2. Wade Tillman/Looking Glass: Damn straight, the show brought him back. We didn’t get a Lube Man, and we’ll live (for now), but heads would have rolled if this fan-favorite character didn’t return after Tim Blake Nelson’s character got an origin story that fleshed out his trauma and tied into the series’ major themes.
As it turns out, Wade not only took out the armed Kavalry members who entered his home, but he then infiltrated their organization by donning a Rorschach mask. What a damn pleasure to hear his Hugo accent when he surprised Laurie. I’m also happy that he was able to confront Adrian as the “single-handed mass murder on a scale not seen in human history.” Just thinking about their verbal jousting (“ignorant hayseed,” the nerve of Adrian!) will give me life for awhile, and these scenes are worth watching over and over again. Wade will continue his story, and I hope it happens on the small screen.
1. Will Reeves/Hooded Justice: All that egg imagery finally paid off with these words ^^^ from Will to Angela. Hooded Justice comes out on top of the entire season, nearly a century after the atrocity that shaped his entire life. He’ll always hold the title of first costumed vigilante, and Lindelof plucked his character from the supplemental pages of the graphic novel, only to transform Will and radically recontextualize the source material and transcend Moore’s already-ahead-of-its-time critique of the superhero realm. In doing so, the series wrote a Black character into history, rather than vice versa, which is how it’s usually done, and definitely how the 1921 bombing of Tulsa’s Black Wall Street was written for too many decades. (Note: The Atlantic and HBO collaborated on a new comic that breaks it all down.)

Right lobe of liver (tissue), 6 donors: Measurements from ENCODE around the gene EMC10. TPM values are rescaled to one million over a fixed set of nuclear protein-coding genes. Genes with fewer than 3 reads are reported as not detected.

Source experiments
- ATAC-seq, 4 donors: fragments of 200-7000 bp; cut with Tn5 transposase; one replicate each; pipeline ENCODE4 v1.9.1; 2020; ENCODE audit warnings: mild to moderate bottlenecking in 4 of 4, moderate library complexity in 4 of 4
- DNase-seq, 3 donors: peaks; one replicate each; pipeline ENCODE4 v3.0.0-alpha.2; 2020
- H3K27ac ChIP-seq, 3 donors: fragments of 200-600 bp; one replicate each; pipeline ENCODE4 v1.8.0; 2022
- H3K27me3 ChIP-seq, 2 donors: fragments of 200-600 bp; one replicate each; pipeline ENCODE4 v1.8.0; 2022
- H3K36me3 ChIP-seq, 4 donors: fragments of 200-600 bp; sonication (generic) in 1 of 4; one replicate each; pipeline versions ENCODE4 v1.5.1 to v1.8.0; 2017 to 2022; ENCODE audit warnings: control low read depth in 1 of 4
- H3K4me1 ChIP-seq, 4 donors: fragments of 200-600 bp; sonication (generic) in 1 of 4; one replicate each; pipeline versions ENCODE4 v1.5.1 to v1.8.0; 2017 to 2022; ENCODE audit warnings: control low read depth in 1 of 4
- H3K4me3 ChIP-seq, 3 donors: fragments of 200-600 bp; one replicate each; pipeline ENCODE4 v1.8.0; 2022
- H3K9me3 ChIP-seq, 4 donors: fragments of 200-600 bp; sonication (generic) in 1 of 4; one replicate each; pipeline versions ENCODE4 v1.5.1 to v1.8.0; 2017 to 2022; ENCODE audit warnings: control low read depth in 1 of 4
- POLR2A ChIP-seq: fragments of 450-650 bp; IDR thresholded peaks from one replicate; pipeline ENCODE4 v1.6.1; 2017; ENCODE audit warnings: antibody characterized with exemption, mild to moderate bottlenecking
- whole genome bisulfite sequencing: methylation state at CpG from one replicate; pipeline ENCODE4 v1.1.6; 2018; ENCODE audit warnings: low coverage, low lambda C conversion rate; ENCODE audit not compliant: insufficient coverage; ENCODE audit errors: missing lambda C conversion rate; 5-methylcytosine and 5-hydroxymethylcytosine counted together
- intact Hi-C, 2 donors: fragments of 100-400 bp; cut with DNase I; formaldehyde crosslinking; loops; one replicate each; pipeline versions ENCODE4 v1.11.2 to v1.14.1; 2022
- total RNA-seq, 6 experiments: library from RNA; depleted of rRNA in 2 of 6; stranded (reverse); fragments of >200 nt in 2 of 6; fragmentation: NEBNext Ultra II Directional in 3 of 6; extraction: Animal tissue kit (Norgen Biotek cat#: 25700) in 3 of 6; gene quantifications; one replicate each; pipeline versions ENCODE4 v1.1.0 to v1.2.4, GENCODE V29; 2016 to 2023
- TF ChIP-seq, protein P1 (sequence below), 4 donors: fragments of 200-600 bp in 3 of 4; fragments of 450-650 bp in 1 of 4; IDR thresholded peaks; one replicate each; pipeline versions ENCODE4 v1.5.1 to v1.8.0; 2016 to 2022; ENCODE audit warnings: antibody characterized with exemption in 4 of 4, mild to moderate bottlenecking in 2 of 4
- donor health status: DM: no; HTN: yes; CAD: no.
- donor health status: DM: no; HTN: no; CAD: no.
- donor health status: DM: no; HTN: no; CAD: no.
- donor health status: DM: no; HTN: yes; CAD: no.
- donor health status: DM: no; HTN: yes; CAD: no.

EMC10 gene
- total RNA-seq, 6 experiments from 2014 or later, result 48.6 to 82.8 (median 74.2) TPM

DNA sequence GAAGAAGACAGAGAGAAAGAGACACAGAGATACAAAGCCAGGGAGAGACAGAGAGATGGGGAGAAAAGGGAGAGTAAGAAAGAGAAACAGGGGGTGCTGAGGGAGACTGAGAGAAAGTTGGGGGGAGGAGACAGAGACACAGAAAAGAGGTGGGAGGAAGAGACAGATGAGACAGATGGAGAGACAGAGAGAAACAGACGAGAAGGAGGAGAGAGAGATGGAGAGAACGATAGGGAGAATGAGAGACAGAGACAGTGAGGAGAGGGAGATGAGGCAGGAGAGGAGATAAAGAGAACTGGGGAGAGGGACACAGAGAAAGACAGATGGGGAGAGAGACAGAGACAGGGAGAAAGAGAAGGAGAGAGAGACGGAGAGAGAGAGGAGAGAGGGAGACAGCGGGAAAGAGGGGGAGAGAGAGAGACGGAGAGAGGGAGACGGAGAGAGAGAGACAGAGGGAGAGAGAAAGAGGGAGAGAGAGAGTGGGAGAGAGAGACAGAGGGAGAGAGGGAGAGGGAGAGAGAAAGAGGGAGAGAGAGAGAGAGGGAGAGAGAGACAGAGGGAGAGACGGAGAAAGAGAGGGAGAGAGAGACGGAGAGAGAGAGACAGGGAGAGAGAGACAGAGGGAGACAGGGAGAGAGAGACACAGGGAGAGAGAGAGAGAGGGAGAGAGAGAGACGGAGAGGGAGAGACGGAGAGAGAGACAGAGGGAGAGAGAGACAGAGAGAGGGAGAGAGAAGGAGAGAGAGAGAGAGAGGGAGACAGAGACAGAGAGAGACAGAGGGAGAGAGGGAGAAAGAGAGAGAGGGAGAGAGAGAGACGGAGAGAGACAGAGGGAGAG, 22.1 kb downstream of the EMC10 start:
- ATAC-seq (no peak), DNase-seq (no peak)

Finally, Will saw real justice when the Kavalry’s goals were thwarted after he made that deal with lady Trieu. The white supremacists failed to acquire the power of Doctor Manhattan, and hopefully, the wind is fully knocked out of their sails. In doing so, he put the wheels in motion to take down Cyclops and achieved his life-long goal. We also heard the rest of his origin story and how he was inspired by his own hero, a Black marshal of Oklahoma. However, Will’s conversation with Angela about masks and how “wounds need air” seems telling. He’s no longer festering in his fear and has fully achieved peace. The time was finally right, as he alluded, and the season kept things ticking until the very end. Well played, HBO.